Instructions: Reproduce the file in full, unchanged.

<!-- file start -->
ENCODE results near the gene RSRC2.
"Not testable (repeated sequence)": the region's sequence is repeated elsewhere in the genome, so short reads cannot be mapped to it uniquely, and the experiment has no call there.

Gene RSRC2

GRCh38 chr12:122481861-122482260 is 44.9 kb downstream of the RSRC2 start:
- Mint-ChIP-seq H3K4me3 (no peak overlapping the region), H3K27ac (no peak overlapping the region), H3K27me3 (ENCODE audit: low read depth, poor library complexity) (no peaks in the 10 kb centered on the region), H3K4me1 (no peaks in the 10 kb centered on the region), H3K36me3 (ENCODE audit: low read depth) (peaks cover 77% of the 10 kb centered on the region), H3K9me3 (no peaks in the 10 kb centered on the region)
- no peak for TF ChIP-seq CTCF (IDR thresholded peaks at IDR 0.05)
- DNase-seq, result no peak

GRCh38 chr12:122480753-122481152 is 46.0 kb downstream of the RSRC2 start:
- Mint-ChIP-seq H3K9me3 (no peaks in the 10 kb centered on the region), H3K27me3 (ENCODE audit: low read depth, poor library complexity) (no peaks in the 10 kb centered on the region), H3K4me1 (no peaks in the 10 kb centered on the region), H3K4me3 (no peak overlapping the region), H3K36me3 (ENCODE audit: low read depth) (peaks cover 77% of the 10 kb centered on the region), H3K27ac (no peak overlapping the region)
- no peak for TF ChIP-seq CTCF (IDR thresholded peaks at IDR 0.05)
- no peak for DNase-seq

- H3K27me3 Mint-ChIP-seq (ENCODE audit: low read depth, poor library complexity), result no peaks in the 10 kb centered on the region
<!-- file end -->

ENCODE results near the gene RSRC2.
"Not testable (repeated sequence)": the region's sequence is repeated elsewhere in the genome, so short reads cannot be mapped to it uniquely, and the experiment has no call there.

Gene RSRC2

GRCh38 chr12:122481861-122482260 is 44.9 kb downstream of the RSRC2 start:
- Mint-ChIP-seq H3K4me3 (no peak overlapping the region), H3K27ac (no peak overlapping the region), H3K27me3 (ENCODE audit: low read depth, poor library complexity) (no peaks in the 10 kb centered on the region), H3K4me1 (no peaks in the 10 kb centered on the region), H3K36me3 (ENCODE audit: low read depth) (peaks cover 77% of the 10 kb centered on the region), H3K9me3 (no peaks in the 10 kb centered on the region)
- no peak for TF ChIP-seq CTCF (IDR thresholded peaks at IDR 0.05)
- DNase-seq, result no peak

GRCh38 chr12:122480753-122481152 is 46.0 kb downstream of the RSRC2 start:
- Mint-ChIP-seq H3K9me3 (no peaks in the 10 kb centered on the region), H3K27me3 (ENCODE audit: low read depth, poor library complexity) (no peaks in the 10 kb centered on the region), H3K4me1 (no peaks in the 10 kb centered on the region), H3K4me3 (no peak overlapping the region), H3K36me3 (ENCODE audit: low read depth) (peaks cover 77% of the 10 kb centered on the region), H3K27ac (no peak overlapping the region)
- no peak for TF ChIP-seq CTCF (IDR thresholded peaks at IDR 0.05)
- no peak for DNase-seq

- H3K27me3 Mint-ChIP-seq (ENCODE audit: low read depth, poor library complexity), result no peaks in the 10 kb centered on the region